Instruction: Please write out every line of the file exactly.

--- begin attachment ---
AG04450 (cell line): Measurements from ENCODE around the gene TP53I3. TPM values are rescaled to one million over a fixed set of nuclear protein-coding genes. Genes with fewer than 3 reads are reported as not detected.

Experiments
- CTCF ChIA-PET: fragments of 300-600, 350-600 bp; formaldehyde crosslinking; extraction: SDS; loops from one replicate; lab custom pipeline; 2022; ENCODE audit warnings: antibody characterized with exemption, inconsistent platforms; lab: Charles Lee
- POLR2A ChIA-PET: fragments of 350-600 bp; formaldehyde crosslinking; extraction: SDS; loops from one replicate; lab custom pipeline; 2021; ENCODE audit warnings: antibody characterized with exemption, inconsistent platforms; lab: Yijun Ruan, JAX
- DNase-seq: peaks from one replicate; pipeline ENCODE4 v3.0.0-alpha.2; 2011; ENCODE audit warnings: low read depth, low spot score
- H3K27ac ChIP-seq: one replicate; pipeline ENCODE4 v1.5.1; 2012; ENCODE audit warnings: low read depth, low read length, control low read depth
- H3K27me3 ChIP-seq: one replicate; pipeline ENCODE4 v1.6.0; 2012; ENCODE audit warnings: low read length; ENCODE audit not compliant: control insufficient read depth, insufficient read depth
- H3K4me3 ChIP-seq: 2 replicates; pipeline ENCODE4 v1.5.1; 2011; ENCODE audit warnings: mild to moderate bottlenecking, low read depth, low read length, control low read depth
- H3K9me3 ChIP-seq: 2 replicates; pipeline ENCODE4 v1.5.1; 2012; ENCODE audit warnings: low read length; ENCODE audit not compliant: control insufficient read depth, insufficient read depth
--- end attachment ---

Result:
AG04450 (cell line): Measurements from ENCODE around the gene TP53I3. TPM values are rescaled to one million over a fixed set of nuclear protein-coding genes. Genes with fewer than 3 reads are reported as not detected.

Experiments
- CTCF ChIA-PET: fragments of 300-600, 350-600 bp; formaldehyde crosslinking; extraction: SDS; loops from one replicate; lab custom pipeline; 2022; ENCODE audit warnings: antibody characterized with exemption, inconsistent platforms; lab: Charles Lee
- POLR2A ChIA-PET: fragments of 350-600 bp; formaldehyde crosslinking; extraction: SDS; loops from one replicate; lab custom pipeline; 2021; ENCODE audit warnings: antibody characterized with exemption, inconsistent platforms; lab: Yijun Ruan, JAX
- DNase-seq: peaks from one replicate; pipeline ENCODE4 v3.0.0-alpha.2; 2011; ENCODE audit warnings: low read depth, low spot score
- H3K27ac ChIP-seq: one replicate; pipeline ENCODE4 v1.5.1; 2012; ENCODE audit warnings: low read depth, low read length, control low read depth
- H3K27me3 ChIP-seq: one replicate; pipeline ENCODE4 v1.6.0; 2012; ENCODE audit warnings: low read length; ENCODE audit not compliant: control insufficient read depth, insufficient read depth
- H3K4me3 ChIP-seq: 2 replicates; pipeline ENCODE4 v1.5.1; 2011; ENCODE audit warnings: mild to moderate bottlenecking, low read depth, low read length, control low read depth
- H3K9me3 ChIP-seq: 2 replicates; pipeline ENCODE4 v1.5.1; 2012; ENCODE audit warnings: low read length; ENCODE audit not compliant: control insufficient read depth, insufficient read depth